1
$\begingroup$

enter image description here

Any point on an ellipse can be wrttien as $(a\cos\theta,b\sin\theta)$, How could we genarilse this to a hyperbola?

$\endgroup$
  • $\begingroup$ $(a\sec(\theta), b\tan(\theta))$? Perhaps you will have to move this around a bit for the most general formula. $\endgroup$ – Prahlad Vaidyanathan Oct 26 '13 at 3:47
  • $\begingroup$ @ Harry: mathworld.wolfram.com/Hyperbola.html (see equation 21 and 22) $\endgroup$ – Amzoti Oct 26 '13 at 3:47
  • $\begingroup$ @Amzoti is that $a,b$ have similar meaning like ellipse $\endgroup$ – Harry Oct 26 '13 at 3:50
  • $\begingroup$ See equations 13 and 14 mathworld.wolfram.com/Ellipse.html $\endgroup$ – Amzoti Oct 26 '13 at 3:51
3
$\begingroup$

Alternately, since this is a hyperbola after all, use hyperbolic trig functions: $(a\cosh(t),b\sinh(t))$. The hyperbolic analogue of the Pythagorean identity is $\cosh^2 - \sinh^2 = 1$, so the curve satisfies $\frac{x^2}{a^2} - \frac{y^2}{b^2} = 1$. The parameter $t$ can be interpreted as hyperbolic angle, the area swept out by a ray from the origin to the curve as it traverses from the vertex of the hyperbola to $(a\cosh(t),b\sinh(t))$.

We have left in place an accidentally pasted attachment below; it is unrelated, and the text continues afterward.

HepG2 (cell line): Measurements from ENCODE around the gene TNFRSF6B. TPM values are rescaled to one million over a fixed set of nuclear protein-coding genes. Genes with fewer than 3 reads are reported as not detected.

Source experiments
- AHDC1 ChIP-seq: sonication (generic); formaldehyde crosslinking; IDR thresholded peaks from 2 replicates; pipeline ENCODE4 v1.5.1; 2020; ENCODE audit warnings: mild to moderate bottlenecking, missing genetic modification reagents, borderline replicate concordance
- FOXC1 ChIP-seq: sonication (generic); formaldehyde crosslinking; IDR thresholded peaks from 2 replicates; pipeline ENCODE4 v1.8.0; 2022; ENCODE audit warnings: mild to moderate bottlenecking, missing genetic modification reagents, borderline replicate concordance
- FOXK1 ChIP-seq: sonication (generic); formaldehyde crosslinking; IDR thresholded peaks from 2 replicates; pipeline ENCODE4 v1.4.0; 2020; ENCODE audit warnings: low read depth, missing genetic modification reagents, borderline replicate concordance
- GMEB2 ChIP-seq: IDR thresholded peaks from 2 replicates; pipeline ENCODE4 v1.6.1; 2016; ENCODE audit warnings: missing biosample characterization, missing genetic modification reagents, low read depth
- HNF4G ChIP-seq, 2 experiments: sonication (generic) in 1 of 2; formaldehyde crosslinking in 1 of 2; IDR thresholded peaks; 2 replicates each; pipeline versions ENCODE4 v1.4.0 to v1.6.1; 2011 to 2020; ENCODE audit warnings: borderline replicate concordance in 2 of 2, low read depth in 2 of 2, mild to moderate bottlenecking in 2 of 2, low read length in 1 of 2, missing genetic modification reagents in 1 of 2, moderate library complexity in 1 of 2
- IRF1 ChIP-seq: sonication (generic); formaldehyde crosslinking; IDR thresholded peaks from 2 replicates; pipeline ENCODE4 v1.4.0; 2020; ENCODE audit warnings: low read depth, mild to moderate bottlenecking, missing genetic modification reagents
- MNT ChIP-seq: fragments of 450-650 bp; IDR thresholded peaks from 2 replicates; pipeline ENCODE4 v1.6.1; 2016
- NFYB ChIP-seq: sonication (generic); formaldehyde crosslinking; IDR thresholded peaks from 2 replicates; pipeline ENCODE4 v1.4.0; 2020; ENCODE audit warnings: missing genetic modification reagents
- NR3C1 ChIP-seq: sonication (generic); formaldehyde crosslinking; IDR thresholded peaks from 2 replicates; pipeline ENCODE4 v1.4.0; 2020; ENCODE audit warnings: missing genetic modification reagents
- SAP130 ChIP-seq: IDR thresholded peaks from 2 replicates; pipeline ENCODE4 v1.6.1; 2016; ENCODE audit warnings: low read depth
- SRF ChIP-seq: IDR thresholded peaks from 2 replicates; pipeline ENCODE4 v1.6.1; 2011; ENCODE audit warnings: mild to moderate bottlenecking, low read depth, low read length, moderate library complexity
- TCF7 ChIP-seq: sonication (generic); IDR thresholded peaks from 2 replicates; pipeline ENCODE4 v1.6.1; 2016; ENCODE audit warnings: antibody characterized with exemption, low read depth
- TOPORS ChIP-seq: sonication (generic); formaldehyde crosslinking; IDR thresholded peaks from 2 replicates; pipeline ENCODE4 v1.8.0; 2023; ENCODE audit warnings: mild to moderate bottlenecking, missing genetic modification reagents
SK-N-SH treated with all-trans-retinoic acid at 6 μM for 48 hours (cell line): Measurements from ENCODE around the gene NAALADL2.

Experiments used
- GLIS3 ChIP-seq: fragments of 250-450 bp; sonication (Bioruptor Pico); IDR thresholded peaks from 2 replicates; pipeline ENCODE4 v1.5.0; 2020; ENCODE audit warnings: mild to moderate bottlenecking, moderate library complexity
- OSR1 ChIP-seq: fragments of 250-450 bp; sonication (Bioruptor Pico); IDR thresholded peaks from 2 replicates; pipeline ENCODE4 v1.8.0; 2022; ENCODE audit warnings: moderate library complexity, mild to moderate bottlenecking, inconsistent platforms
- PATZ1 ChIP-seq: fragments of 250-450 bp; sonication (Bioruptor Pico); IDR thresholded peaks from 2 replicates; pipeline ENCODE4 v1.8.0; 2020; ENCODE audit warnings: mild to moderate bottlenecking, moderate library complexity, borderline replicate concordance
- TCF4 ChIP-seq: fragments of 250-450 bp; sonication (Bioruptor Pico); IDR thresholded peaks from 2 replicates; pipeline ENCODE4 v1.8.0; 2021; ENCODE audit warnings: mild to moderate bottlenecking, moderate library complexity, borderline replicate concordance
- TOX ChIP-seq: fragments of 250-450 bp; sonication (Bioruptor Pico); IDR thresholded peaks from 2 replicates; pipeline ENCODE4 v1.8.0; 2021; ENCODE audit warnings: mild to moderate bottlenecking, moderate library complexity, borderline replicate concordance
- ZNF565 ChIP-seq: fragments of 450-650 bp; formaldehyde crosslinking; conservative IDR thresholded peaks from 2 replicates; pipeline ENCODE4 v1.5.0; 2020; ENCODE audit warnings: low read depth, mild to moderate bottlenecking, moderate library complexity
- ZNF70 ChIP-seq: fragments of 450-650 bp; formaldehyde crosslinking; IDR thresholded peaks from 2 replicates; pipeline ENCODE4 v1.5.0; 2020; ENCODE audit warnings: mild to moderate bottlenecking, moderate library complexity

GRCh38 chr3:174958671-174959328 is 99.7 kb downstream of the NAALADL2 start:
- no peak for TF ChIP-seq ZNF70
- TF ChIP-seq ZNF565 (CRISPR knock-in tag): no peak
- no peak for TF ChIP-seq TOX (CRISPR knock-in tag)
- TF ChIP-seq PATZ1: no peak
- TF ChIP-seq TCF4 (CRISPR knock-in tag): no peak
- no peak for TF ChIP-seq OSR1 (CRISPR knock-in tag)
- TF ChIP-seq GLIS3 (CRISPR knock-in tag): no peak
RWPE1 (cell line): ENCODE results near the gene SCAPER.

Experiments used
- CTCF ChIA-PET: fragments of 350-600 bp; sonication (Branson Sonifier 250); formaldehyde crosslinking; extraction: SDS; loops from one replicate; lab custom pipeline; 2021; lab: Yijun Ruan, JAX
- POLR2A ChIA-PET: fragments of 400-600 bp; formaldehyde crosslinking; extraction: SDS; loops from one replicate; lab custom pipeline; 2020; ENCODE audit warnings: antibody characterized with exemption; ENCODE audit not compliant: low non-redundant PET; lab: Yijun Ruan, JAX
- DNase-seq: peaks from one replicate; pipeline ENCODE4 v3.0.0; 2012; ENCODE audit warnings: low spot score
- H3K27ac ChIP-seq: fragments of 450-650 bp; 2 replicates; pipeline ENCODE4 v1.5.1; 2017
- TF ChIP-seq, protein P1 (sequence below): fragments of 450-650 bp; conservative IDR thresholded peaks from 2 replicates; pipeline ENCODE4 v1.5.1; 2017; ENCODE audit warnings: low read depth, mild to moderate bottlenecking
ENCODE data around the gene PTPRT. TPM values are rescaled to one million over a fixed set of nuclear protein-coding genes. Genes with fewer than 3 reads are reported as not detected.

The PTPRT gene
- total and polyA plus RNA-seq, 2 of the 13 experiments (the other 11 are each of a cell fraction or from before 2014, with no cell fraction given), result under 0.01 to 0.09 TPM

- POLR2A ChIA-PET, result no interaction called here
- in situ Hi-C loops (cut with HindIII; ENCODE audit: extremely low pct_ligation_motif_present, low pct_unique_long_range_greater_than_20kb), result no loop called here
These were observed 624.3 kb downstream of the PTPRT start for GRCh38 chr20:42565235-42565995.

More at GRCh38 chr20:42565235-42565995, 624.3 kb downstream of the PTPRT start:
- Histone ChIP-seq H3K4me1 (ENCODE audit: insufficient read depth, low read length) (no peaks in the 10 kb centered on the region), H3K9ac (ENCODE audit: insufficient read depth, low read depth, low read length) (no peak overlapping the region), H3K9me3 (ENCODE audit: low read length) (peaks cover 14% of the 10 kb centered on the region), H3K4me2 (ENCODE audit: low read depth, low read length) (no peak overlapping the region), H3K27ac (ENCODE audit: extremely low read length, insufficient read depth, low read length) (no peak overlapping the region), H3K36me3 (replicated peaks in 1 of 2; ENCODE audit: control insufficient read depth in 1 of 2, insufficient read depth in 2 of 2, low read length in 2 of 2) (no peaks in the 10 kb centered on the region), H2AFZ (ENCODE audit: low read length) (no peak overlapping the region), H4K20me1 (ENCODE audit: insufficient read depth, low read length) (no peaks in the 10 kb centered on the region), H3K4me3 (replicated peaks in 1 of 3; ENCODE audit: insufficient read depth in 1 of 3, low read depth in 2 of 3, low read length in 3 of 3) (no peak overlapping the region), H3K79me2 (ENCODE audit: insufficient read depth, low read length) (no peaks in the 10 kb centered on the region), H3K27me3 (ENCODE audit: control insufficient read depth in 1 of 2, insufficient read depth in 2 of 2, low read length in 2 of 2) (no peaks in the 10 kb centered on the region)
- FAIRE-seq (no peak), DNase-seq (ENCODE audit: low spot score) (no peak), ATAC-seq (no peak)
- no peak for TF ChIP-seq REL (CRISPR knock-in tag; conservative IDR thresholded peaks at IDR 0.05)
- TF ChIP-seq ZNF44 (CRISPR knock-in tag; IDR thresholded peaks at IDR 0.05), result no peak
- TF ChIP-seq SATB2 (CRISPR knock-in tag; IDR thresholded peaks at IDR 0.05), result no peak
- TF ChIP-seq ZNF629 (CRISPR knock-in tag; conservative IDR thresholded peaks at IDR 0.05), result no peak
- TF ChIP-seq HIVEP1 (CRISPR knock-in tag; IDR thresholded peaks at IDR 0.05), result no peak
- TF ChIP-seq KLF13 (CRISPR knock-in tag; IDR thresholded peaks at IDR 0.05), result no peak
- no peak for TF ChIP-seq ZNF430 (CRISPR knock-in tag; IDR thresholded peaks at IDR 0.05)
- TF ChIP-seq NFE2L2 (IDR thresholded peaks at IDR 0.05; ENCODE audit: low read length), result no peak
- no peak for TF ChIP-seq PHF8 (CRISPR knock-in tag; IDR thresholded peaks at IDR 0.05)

$\endgroup$
1
$\begingroup$

I know you asked for a transcendental parametrization, but don’t forget the rational parametrizations of the circle $X^2+Y^2=1$ such as $X=2t/(t^2+1)$, $Y=(t^2-1)/(t^2+1)$.

Similarly, if you want to parametrize the hyperbola $Y^2-X^2=1$, you can use $X=2t/(t^2-1)$, $Y=(t^2+1)/(t^2-1)$. In both cases, there are many other similar parametrizations that you can use.

$\endgroup$
0
$\begingroup$

You are probably looking for $(a \sec \theta,b\tan \theta)$ if centered at the origin like your ellipse form. Note that I have applied no effort to answer this, here is a pretty decent expnanation.

If it is not centered at the origin, then the parametric form for the hyperbola, $$\frac{(x-h)^2}{a^2}-\frac{(y-k)^2}{b^2}=1$$ is $$(h+a\sec \theta, k+b\tan \theta).$$

Again, look at that link, and do edit your post if you want some sort of detailed derivation.

$\endgroup$
  • $\begingroup$ if it is not in the center? $\endgroup$ – Harry Oct 26 '13 at 3:51
  • $\begingroup$ @Harry revised to answer that. $\endgroup$ – J. W. Perry Oct 26 '13 at 3:58

Your Answer

By clicking “Post Your Answer”, you agree to our terms of service, privacy policy and cookie policy

Not the answer you're looking for? Browse other questions tagged or ask your own question.